Once upon a moonlit ferry my anxious lover man Gustav Schwartz entertained me with tales from his life on the outskirts of the town of Mayhem. You see, Gustav was born there, the final screaming installment of his mother Beatricia’s struggle to bear a family of fourteen and a half, the half being his half brother Anguish, who was sired one rainy November night by the tarot card reader’s husband Oberon. Oberon lived on the other side of the river known as the big brown puddle but every once in a while, when the wind blew in to Oberon’s part of the Resting Valley from Gustav’s part of town, the old geezer could smell the odor of vexation that his spirit left hanging in the air like the scent of old pine needles from Christmas trees that were never lit but burned down just the same. For hours he would pace back and forth in front of the river, rubbing eucalyptus oil on his lips, trying his best to jangle loose the increasingly pungent smell but he knew this activity would bear no edible fruit and that his inside reference points could only be altered and scored by Beatricia the scorned sister of the two faced Pariah. So, without going into the gory details of this fauxmance, he did what any red blooded fable man could do and oh how well he did it too! Nine months later he was cured of his very annoying vexation, his permanent recovery as certain as a dart in a bull’s eye after his wife the tarot card reader told him if he wasn’t careful she might draw the death card. Thus, life for poor Gustav’s half brother Anguish began in earnest, working with Gustav day after lonely day milling the blackmail seeds into dross and gossip for the consumption of the slaves. One day, while cleaning the mill wheel, Gustav looked at Anguish and was repelled by what he saw as his rock solid future. Right then and there he pledged to himself alone that it was time to take a stand, to do that for which he was born: Leave. He promptly went home, kissed his mother on the ear lobe and packed his diligence into a small bag (because to be honest he didn’t possess much diligence) and walked out of town on his hands, only standing upright to say farewell by spitting on the bottoms of both his feet to clear away the corrupting dirt that clung to his soulless shoes.
Once he was out of the town of Mayhem, the world opened up and was his clam, his oyster, his immovable feast. Such was the luck of this recalcitrant young man that he happened upon me one day, working the fodder in the grist mill. Yes, yet another mill but this one was not nearly as jaded as the blackmail mill of his past in Mayhem. Soon we were fast friends and frenzied lovers, making promises and plans and redefining our inadequacies until one fine sunny morning he up and left me for a tart in the sweetie pie factory up the road. In his wake he left a note for me, pinned to the inside of my down the drain box of ideas and I must confess here and now, that after much reading and contemplation his expression more or less explained his departure to the satisfaction of my all too cynical heart:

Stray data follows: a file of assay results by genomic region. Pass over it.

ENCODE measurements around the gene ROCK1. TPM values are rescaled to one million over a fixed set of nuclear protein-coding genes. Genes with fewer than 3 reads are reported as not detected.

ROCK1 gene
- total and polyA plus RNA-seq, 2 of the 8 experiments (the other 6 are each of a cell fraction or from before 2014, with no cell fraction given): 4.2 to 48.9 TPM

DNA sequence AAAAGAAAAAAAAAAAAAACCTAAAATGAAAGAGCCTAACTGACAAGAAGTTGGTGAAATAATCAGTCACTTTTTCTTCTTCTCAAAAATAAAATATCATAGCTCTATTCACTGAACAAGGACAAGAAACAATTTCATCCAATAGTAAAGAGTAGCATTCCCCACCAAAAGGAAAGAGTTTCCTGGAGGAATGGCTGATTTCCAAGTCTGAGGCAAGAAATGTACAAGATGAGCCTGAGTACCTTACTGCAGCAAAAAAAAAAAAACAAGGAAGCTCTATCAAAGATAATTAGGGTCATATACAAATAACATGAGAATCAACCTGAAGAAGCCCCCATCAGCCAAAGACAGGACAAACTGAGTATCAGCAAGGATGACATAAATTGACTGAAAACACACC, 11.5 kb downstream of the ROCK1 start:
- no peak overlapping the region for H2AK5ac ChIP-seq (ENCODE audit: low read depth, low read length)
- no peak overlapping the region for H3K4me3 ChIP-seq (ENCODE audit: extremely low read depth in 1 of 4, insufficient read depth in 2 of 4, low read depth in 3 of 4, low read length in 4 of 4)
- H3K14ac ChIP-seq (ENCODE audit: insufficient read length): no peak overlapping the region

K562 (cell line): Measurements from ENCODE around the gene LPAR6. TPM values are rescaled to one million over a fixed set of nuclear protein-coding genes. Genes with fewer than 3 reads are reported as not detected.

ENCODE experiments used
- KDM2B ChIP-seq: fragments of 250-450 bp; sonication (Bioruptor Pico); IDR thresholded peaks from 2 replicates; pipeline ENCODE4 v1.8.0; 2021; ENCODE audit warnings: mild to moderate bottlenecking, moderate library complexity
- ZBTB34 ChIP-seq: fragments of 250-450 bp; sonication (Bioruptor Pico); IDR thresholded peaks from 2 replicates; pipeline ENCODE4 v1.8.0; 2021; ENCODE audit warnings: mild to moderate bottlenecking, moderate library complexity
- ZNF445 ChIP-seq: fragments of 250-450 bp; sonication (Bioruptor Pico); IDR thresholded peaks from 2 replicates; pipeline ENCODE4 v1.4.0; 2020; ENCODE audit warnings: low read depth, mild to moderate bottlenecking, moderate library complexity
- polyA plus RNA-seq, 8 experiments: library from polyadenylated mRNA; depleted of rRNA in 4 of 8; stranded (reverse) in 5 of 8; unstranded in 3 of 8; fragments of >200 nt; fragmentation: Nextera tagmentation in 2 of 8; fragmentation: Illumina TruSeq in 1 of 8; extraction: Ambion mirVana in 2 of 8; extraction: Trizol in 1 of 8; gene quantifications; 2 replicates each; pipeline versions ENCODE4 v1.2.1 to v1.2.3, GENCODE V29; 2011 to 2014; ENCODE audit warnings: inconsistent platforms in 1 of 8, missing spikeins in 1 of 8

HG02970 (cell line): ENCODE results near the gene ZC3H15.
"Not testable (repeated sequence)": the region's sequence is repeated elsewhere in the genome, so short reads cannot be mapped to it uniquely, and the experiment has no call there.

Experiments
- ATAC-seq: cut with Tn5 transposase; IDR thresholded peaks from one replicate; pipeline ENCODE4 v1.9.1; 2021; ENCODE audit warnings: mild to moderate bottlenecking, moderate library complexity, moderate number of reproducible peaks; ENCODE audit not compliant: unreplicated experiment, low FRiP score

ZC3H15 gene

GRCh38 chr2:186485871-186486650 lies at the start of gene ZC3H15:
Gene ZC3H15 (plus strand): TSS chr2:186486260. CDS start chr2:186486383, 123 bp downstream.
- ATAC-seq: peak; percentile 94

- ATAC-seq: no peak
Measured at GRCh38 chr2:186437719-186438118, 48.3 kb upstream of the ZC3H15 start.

It has come to my attention that I am incapable of loving just one person because I must love every person at least once. You see dear Moxy, it’s not you, it’s me so don’t go getting all droopy and wearing your sad paisley shirt like you did that time you found me making fodder with the underbelly’s daughter. Trust me, the tart means nothing to me, not really, but then neither do you so there is no loss of love when there is no love to lose. I’ve left the best of my intentions for you to keep, they are behind the ever present shadow of my guilt edged mirror. Thanks for the gaffs kid and remember, always look over your shoulder for passing fancies and those in a dabbling mood.
Well, there you have it, the entire fiasco from some sort of start out of the garden gate to one final haphazard conclusion. Do I miss him? Well, let me put it this way, I find it impossible to entertain the supposition of longing because now I work in the mockery which is directly across from the sweetie pie factory and all day long I toil joyfully, making fun of Gustav and the tart with no love.